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When a Cell goes Bad - How Cancer Starts
by Michael Guthrie, R.Ph.

Robert Weinberg’s book “One Renegade Cell” makes for fascinating reading. Weinberg’s book emphasizes how many bizarre things must happen for a cancer cell to be produced, implanted and eventually, silently, and mysteriously grow to such proportions that it threatens the very existence of its host. With this in mind, we will briefly explore the various phases which neoplasms go through on their way to becoming a life threatening malignancy.

Nowhere have I seen this summarized better than in John Boik’s remarkable book “Natural Compounds in Cancer Therapy. (www.ompress.com)” Within its 500 pages are thorough explanations of the molecular biology of cancer, tumor immunology, and of course splendid research on promising natural compounds (including their mechanisms of action). Quoting directly from Mr. Boik’s book, we see how healthy cells are supposed to act.

“Imagine a healthy tissue containing thousands of cells. Each cell serves the greater good, which is the continuation of a person’s life. Each cell is programmed so that when the cell is old or no longer needed, it dies a peaceful and timely death. This death is call apoptosis. All cells are in communication, which allows for the smooth repair and replacement of tissues and other aspects of cell behavior. Communication takes place either indirectly, via exchange of messenger compounds such as hormones and growth factors, or directly via cell-to-cell contact. Contact allows cells to respond to the “feel” of neighboring cells, via cell adhesion molecules, and to exchange messenger molecules through cell-to-cell portals called gap junctions. With the help of proper communication, appropriate cells proliferate when new cells are needed, and when enough new cells have been produced, cell division stops.”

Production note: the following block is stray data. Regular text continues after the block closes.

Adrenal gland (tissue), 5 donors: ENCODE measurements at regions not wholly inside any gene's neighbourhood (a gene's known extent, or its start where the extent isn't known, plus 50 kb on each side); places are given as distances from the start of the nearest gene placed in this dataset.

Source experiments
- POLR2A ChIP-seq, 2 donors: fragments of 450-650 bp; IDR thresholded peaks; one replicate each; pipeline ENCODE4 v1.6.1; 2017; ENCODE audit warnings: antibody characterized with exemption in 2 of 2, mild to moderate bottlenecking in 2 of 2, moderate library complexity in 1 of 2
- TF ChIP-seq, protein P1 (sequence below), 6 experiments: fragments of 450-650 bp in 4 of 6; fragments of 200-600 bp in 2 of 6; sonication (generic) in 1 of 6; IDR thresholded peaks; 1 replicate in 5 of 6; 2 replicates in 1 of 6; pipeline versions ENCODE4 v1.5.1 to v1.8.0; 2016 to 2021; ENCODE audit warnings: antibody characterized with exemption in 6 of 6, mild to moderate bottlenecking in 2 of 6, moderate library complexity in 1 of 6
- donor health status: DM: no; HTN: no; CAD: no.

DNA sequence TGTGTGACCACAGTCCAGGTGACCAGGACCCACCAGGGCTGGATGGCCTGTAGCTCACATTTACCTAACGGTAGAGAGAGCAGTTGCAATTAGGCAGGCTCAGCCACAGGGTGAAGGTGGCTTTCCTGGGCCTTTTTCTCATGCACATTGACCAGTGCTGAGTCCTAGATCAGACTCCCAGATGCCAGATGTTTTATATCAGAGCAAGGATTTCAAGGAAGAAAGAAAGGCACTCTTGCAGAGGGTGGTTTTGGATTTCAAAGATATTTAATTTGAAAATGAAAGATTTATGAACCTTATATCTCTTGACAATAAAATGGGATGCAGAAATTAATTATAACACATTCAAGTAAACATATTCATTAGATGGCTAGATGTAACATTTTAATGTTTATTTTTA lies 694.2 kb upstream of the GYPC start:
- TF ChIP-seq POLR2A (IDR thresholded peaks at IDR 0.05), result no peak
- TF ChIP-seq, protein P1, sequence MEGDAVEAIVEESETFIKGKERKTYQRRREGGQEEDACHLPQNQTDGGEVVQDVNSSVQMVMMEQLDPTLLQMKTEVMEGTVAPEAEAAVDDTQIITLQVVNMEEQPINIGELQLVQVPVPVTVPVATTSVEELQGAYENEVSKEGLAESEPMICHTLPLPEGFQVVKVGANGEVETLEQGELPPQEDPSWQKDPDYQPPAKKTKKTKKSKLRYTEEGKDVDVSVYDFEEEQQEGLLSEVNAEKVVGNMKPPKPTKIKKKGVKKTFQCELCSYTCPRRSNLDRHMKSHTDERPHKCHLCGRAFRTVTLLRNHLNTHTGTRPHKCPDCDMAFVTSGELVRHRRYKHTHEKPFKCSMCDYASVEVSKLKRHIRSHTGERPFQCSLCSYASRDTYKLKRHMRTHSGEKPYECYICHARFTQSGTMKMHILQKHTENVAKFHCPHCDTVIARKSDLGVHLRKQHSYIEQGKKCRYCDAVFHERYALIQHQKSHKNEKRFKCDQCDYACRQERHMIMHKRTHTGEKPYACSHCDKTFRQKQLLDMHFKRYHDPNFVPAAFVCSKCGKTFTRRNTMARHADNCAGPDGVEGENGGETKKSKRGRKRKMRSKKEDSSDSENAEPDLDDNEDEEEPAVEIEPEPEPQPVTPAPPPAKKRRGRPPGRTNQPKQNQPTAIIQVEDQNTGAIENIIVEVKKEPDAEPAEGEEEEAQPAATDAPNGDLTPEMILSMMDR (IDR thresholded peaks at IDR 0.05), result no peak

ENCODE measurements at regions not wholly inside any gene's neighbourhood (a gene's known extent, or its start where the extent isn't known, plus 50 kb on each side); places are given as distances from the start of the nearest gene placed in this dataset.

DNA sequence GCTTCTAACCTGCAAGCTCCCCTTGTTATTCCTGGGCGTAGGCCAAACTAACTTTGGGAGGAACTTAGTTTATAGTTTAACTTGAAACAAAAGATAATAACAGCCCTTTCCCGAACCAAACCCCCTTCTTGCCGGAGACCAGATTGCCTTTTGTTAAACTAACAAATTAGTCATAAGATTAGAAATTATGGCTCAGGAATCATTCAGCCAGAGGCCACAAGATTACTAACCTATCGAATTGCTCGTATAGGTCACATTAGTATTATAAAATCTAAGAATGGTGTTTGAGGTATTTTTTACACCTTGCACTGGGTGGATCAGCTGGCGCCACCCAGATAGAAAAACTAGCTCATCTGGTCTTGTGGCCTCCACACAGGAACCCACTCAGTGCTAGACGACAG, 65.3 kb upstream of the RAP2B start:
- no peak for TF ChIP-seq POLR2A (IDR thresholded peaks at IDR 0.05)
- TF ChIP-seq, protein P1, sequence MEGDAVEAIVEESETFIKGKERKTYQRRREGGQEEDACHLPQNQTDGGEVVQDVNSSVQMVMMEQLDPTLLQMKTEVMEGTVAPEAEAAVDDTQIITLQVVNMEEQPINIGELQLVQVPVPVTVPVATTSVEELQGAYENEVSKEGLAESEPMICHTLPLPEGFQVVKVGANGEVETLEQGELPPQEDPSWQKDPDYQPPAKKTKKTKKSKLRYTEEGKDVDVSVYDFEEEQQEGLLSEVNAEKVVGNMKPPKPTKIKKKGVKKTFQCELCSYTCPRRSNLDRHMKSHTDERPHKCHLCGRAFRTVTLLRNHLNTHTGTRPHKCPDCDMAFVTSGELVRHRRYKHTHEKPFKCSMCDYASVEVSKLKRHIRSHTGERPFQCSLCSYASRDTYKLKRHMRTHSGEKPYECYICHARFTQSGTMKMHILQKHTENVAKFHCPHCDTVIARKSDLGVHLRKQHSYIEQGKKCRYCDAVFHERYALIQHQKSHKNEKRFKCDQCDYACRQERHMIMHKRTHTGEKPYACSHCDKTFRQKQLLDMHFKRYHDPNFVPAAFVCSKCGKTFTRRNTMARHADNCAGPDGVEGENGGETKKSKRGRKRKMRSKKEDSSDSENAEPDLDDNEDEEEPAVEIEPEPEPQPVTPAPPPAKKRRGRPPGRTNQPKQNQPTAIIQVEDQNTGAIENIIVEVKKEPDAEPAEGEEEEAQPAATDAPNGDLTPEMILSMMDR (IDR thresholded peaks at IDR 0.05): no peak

Cancer cells don’t act like the healthy cells described above. Let’s discuss the pathogenesis of cancer.

Initiation: The transformation of a normal cell into a neoplastic cell occurs in response to one or more initiating factors. The primary initiating factors appear to be chemical carcinogens, viruses, and ionizing radiation. No matter what the source of insult, the result is damaged DNA, leading to mistakes when the cell divides with the eventual outcome of transformation into a cancer cell (neoplasm). Actually mistakes in DNA replication happen all the time and our cells are equipped to handle this by either repairing the DNA, or by the cell committing a programmed cell death (apoptosis). Therefore, in order for the cell to become cancerous, it must escape these protective mechanisms.

Proliferation: In order for the individual cancer cell to propagate itself by division, it must also overcome numerous obstacles. Actually, cancer cells do die, and the only way for the individual cells to become a tumor is for the rate of cell growth to overcome the rate of cell death. It is believed that the cancer cells achieve their growth through the initiation of stem cells. Stem cells are abundant in actively growing tissues, such as in tissue repair, but they are controlled. In neoplasms, the stem cells proliferate unchecked. Also, in cancers, the daughter cells are not fully differentiated, that is they do not exactly match the cell of origin. For example a malignant liver cell is not exactly like a liver cell; it is a mutant. Complementary approaches to cancer treatment employ natural agents that stimulate redifferentiation of the DNA.

Angiogenesis: Tumors could only reach a certain size before they would exhaust themselves of nutrients if it were not for angiogenesis. Simply put, this is the tumor’s ability to coax the body to supply it with a vigorous blood supply. The mechanism by which this happens is complex, and will be the subject of an entire article in the near future. A number of natural products interfere with angiogenesis and prescription drugs are in development that target angiogenesis.

Invasion: Invasion is one of the hallmark characteristics of a cancerous tumor. Normally different types of tissues have very well defined borders which is why you won’t normally find skin cells growing in deep muscle, or liver cells growing in the stomach. The amazing human body uses a myriad of mechanisms to maintain order and boundaries, yet somehow cancerous tumors have the ability to invade and pierce these protective barriers. The biochemistry by which this happens is complex and in many respects not well understood.